( or How to Counterfeit that Board you'll Never be Able to Afford )
one of us has that dream board that they wish
they could have in their collection. We can
look day after day on Ebay or post requests
for the board and never get any leads on its
existence. An even worse scenario is seeing
this Ark of the Covenant appear on Ebay week
after week only to have it outbid at the last
second or to never place a bid as the price
is just out of your league.
what are you going to do? Are you going to
continue whacking off like a sicko to images
of a Vallely barnyard or are you going to
do something about it? If you're lucky you
can find a used one and restore it. (for info
on board restoration see previous article).
If you're unable to find even a used board
or are you?
article is intended for those who don't care
if they have the genuine article; they just
want to have that precious image to hang on
the wall. It is not however intended to flood
the market with knock-offs and counterfeits.
If you want to get into that thing you'll
have to look elsewhere because I don't know
anything about making shapes or silk-screening.
Using the technique I'm going to describe
you will NOT get a clone
of your favourite board. You will, however,
be able to paint a fairly good facsimile that
you can add to your collection to get that
board you've always wanted (sort of) but are
just unable to find.
first step in this process is to find
a good clear image of the graphic you
want to reproduce. If you know somebody
who has the board you want to copy,
ask them nicely if you can make a photocopy
of the deck. If you don't have direct
access, look around the internet for
the image or post requests. I've been
very lucky and been sent photocopies
of boards, T-shirts, and stickers to
aid in my board restorations and copies.
With any luck you'll find the image
you want. A word to the wise though,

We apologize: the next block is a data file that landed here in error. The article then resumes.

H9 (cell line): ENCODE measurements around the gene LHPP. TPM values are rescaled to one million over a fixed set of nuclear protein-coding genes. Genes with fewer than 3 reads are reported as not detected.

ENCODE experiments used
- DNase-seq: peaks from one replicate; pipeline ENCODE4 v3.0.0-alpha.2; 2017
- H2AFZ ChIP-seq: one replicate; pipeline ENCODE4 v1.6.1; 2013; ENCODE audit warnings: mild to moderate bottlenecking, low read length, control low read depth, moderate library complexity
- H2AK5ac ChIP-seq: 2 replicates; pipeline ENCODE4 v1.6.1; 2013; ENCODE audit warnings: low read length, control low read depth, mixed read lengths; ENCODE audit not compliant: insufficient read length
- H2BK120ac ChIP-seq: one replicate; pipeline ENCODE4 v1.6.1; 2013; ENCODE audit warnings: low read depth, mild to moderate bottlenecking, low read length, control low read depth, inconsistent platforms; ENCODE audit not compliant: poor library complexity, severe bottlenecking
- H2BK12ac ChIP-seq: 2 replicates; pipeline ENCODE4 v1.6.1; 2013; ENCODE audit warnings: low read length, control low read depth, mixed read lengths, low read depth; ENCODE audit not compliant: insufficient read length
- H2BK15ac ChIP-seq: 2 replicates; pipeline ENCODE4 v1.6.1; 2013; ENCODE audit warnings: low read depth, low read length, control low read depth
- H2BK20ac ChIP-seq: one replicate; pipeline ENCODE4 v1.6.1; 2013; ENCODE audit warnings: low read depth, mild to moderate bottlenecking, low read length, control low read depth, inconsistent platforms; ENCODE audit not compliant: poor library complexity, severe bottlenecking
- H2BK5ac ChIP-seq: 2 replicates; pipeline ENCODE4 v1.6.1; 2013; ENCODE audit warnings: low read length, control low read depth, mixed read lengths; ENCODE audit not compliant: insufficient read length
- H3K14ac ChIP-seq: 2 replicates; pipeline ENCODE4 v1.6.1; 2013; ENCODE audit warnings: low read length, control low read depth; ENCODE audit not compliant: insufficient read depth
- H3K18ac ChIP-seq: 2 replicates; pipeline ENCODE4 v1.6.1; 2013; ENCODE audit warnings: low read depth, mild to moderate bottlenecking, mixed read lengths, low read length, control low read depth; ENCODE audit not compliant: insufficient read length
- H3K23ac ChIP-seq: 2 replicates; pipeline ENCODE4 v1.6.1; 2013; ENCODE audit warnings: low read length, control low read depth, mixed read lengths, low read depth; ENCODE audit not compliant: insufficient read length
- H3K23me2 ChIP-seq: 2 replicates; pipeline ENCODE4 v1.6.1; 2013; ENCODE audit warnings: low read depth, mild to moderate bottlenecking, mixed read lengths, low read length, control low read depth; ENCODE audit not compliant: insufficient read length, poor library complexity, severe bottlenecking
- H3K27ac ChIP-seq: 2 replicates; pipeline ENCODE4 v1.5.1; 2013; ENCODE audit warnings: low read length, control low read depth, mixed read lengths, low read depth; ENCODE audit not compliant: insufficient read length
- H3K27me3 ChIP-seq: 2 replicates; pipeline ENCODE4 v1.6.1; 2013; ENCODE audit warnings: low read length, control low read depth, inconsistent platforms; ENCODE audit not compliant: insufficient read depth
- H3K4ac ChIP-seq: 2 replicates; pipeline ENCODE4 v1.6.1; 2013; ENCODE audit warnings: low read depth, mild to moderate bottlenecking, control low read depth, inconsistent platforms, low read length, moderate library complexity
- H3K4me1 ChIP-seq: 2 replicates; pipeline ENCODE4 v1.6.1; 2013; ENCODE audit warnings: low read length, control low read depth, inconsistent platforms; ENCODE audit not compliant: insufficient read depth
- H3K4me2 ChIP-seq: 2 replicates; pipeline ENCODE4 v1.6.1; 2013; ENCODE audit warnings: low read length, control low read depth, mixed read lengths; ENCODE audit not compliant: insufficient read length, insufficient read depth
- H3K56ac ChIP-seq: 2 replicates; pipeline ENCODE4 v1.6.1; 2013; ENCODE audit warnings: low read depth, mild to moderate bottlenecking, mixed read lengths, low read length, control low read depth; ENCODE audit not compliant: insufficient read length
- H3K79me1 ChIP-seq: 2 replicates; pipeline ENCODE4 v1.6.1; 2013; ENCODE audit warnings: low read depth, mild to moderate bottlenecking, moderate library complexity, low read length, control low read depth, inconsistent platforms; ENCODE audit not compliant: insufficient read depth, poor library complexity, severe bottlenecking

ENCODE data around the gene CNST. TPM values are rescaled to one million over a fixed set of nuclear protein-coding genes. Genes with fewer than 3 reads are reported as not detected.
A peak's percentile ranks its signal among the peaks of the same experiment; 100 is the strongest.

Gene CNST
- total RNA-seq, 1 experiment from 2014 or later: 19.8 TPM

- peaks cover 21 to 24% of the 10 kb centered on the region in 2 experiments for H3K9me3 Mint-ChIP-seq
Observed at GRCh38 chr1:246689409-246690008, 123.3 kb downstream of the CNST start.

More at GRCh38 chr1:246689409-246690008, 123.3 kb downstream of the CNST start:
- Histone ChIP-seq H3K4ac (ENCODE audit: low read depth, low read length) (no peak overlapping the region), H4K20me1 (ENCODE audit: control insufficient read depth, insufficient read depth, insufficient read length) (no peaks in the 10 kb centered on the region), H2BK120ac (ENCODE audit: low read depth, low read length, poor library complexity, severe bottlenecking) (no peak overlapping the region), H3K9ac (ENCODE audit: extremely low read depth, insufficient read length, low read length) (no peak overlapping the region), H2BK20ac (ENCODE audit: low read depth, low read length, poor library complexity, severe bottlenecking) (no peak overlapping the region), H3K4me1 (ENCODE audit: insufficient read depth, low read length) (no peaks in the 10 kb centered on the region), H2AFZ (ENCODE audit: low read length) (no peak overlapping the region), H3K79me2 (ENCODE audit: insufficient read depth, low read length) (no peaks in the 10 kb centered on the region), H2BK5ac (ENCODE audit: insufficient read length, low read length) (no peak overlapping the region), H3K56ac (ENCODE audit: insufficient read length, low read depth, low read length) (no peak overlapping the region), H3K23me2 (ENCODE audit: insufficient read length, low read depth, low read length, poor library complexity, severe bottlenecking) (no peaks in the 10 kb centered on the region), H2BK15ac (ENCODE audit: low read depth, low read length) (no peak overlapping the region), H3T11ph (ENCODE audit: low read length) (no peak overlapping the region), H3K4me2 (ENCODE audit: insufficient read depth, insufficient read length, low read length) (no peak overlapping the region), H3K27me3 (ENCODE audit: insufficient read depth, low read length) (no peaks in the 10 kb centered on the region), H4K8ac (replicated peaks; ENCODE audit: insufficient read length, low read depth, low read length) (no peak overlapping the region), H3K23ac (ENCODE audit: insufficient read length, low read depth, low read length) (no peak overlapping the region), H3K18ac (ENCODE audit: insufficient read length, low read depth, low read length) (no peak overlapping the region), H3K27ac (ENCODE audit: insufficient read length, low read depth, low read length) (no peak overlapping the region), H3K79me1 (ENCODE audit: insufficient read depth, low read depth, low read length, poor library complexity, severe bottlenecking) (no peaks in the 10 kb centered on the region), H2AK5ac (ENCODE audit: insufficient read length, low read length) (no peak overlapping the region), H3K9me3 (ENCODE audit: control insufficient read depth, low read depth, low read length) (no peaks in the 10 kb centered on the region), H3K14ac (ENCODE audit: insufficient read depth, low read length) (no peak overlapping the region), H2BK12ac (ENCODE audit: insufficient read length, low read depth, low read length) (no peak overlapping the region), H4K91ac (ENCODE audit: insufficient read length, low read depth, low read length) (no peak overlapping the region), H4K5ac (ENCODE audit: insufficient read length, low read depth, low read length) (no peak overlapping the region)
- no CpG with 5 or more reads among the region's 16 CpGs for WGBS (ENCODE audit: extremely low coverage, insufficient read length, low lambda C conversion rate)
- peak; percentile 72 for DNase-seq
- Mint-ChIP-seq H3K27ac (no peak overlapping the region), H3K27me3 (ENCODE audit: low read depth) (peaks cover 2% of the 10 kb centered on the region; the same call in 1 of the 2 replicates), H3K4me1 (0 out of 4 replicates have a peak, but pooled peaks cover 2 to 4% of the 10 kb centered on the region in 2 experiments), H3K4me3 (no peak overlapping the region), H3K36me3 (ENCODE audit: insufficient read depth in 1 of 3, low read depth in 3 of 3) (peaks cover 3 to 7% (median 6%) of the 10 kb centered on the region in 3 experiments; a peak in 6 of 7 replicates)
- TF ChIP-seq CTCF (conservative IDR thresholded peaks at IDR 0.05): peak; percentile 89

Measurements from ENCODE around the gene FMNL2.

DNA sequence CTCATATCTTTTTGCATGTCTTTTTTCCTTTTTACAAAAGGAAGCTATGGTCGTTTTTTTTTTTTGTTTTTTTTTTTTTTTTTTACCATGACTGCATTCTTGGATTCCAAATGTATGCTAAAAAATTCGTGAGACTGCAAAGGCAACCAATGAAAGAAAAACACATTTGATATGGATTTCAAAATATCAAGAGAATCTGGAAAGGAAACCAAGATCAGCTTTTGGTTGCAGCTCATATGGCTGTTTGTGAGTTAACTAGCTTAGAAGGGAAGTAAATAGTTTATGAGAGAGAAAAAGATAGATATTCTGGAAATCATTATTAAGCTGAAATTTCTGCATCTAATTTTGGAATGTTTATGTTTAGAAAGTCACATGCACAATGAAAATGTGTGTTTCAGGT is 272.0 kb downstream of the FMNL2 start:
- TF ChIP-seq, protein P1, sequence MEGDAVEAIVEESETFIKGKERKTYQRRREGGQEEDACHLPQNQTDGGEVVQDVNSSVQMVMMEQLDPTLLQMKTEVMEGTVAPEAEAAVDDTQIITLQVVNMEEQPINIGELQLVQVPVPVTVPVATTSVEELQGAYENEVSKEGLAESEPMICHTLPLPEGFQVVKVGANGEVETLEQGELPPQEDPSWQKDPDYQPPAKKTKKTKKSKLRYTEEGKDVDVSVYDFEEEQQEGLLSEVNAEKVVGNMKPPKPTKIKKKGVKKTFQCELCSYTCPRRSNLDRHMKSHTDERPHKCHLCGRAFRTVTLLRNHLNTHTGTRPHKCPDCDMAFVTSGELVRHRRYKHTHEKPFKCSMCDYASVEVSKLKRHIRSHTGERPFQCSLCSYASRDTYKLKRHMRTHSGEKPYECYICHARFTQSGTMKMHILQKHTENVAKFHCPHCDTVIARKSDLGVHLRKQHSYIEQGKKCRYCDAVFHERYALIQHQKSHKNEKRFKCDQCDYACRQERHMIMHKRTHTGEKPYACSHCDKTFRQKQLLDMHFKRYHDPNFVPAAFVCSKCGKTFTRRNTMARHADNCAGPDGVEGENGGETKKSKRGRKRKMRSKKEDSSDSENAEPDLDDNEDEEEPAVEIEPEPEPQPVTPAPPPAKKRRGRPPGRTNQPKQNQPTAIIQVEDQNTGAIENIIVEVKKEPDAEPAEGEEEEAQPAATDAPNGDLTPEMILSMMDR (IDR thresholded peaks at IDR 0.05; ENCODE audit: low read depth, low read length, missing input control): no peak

what comes around goes around. If you're
lucky enough to have somebody send you
something, you should be more than willing
to lend them a hand or to send an image
to somebody that asks you.
problem people often find with photocopying
a board is that the image is distorted
through concave and reflections. My
best advice for that is to take several
copies of the image while rolling it
across the concave. Taking these images
together, you can align the various
copies into a nice transferable image.
Original picture to work from
|Enlarged Photocopied Images
||Enlarged Images Taped Together
For the purposes of this article, I am not
going to transfer an image to a board, but
rather enlarge an image and transfer it to
a canvas to be hung as art.)
you have the image you want, the next step
is to size it up to a board. Most of us don't
have access to old-school boards we can just
paint on for fun. My best advice is to either
find an old board that's beyond recognition
that you can transform into a canvas, or to
buy a blank new school board to paint on.
The immediate problem with new school shapes
is that they tend to be around 7.5" wide
generally not big enough for the graphic you
want to duplicate. To accommodate this, shrink
the image down using a photocopier until it
does fit on the Popsicle board. It's either
this, or sacrifice parts of the graphic to
be chopped off at the edges.
you would like to try your hand at actually
painting a graphic onto a large canvas, simply
blow the image up in multiple parts and tape
the pages together into the composite. A hint
here would be to go to an art store and buy
the canvas size you want first. Canvases come
in various sizes and shapes. Like anything
else, there are some standard sizes and they
tend to be MUCH cheaper than having to make
a custom size. If you can, pick something
"off the rack" and then enlarge